How Exemptions Work In Michigan
Michigan offers its residents a choice of exemptions between the federal system and state bankruptcy exemptions. For those with real estate Michigan exemptions might be an attractive option because of his generous homestead exemption. For those without real estate the federal exemptions might be a better bet because of its generous wildcard exemption and more higher limits for vehicles and personal property generally.
The main set of exemptions for Michigan are found in the Michigan Compiled Laws Annotated § 600.5451. Michigan is unusual in that it has a this separate set of exemptions under state law, specifically to be used in federal bankruptcy proceedings, while still maintaining another set of exemptions used in state collections generally.
Michigan exemption law is not as generous as some states with a homestead exemption of $46,125 and a $4,625 personal property, and $4,250 motor vehicle exemption.
If you have a lot of personal property and no real estate. The Federal exemptions, which are available in Michigan, might be a better bet because of the wildcard exemption. But if you own real estate, the Michigan homestead exemption is more generous than the federal homestead exemption.
Other Listings of Michigan Exemptions
Both Nolo, and UpSolve also review Michigan bankruptcy exemptions.
Since UpSolve is targeted for people without real estate, so it assumes you will use the federal exemptions in Michigan if you go to its here, but has a more nuanced discussion for those with real estate here.
Exemptions in Chapter 7 and Chapter 13
You can protect property covered by an exemption regardless of whether you file for Chapter 7 or 13. But each chapter treats nonexempt property—things not covered by an exemption—differently.
- In Chapter 7 bankruptcy, the bankruptcy trustee sells nonexempt property and distributes the proceeds to creditors.
- In Chapter 13 bankruptcy, you keep everything you own. However your repayment plan must pay the value of the nonexempt property equity, or your disposable income, whichever is more.
The different approaches ensure that creditors receive the same amount regardless of the chapter filed.
Sources of Exemption Laws
Bankruptcy law is federal, but the laws regarding debts, collection, and property have traditionally resided in state law.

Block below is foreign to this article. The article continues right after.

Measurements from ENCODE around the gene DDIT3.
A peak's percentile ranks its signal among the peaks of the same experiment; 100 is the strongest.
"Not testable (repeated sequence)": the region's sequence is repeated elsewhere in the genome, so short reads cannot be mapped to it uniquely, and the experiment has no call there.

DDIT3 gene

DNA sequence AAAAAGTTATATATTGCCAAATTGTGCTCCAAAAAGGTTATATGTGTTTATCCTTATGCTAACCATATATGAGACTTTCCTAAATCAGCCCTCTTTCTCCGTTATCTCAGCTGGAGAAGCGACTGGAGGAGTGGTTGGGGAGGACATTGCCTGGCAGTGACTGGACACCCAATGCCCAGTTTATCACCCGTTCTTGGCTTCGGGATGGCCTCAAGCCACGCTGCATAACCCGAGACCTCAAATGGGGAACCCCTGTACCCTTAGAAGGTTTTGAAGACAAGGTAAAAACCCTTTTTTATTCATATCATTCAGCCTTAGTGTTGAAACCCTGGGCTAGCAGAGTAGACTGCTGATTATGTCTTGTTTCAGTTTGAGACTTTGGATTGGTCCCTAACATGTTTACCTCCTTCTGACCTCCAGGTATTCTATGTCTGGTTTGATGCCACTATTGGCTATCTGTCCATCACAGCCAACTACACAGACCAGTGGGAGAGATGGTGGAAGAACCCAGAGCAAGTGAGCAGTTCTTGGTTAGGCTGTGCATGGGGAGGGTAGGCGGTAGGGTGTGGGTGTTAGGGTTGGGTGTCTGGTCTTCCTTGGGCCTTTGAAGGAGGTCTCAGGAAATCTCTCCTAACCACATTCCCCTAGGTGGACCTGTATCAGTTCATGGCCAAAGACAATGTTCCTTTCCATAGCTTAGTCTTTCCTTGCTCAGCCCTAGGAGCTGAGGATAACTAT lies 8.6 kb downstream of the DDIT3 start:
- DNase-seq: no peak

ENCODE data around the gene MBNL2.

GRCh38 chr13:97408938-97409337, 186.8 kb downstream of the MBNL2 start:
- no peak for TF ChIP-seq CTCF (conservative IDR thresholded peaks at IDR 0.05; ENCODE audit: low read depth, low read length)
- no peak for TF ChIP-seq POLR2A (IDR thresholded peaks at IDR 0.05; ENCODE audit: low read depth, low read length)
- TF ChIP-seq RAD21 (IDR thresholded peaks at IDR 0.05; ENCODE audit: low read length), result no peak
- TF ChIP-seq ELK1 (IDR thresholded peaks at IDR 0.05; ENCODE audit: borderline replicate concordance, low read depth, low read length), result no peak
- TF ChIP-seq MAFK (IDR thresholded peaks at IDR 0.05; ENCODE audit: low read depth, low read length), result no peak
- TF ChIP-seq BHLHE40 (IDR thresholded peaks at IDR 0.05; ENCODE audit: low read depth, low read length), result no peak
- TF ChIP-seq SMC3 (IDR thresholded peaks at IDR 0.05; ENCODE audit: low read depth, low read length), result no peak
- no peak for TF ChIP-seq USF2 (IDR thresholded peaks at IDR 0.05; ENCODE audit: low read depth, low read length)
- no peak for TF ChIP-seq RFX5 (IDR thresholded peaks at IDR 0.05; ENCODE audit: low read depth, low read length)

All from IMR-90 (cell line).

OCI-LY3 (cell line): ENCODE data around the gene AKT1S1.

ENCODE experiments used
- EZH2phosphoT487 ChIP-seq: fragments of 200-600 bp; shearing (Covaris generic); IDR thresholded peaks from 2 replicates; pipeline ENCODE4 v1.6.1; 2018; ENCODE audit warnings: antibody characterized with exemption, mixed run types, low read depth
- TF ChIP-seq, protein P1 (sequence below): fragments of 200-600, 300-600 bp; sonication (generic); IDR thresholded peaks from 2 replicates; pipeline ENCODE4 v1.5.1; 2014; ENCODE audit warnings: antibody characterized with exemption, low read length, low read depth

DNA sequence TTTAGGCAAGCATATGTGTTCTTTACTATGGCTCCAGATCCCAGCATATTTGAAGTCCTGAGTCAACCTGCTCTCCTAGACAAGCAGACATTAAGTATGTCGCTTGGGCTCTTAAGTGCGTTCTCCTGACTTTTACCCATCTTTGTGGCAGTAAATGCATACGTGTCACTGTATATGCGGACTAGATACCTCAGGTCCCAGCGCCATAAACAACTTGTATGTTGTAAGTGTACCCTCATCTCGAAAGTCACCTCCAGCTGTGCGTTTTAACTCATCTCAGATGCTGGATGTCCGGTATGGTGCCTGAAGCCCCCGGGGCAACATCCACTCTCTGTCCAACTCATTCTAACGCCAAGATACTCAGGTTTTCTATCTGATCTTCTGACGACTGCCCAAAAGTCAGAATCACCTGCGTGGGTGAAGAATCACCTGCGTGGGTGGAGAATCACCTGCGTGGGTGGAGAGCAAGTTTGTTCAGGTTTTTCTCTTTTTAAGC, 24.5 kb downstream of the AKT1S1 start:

State Exemption Laws
Every state has its own set of exemptions laws.
These laws specify what kinds of property are "exempt from attachment" by a creditor in those states. These laws informally known as "exemption laws."
Where State Exemption Laws Are Found
State exemption laws are often are collected under one section of a statute or chapter of the state statutes, but miscellaneous exemption provisions commonly exist throughout the laws of a state — in various provisions about pensions, insurance, and government benefits, for example.
Federal "Non-Bankruptcy" Exemptions
In addition to your state exemptions, various kinds of federal benefits, retirement accounts and other things are exempt under federal law, separate and apart from the Federal Bankruptcy Code — Title 11 of the United States Code (11 U.S.C.).
In all but 19 states, you must use these laws to protect your property, like your car and your house.
Federal Bankruptcy Exemptions Under Section 522 —
an Alternative System Available in 19 States
In 19 states you have the option of using the Federal Bankruptcy Exemptions found in (11 U.S.C. Section 522(d)) Alaska, Arkansas, Connecticut, District of Columbia, Hawaii, Kentucky, Massachusetts, Michigan, Minnesota, New Hampshire, New Jersey, New York, Oregon, Pennsylvania, Rhode Island, New Mexico, Texas, Vermont, Washington, Wisconsin.
Which exemptions system you should choose may depend on the particular facts of your situation, where you live, and what kinds of property you own.
We have categorized state and federal exemptions by category
Real Estate: Homestead
Doubling Exemptions for Joint Filers?
When a married couple files for bankruptcy jointly, federal law and the laws of many states allow them each to claim the full amount of an exemption.
(11 U.S.C. § 522.) Because a couple gets to claim twice the amount available to those who file alone, this practice is informally known as “doubling.”
Not all states allow doubling, however. (California, for example, does not.) And some states allow married couples to double only certain exemptions (for example, they might be able to double personal property exemptions but not the homestead exemption). In the charts that follow, we indicate exemptions that cannot be doubled (and states that don’t allow doubling at all). Unless you see a note stating that you cannot double, assume that you can.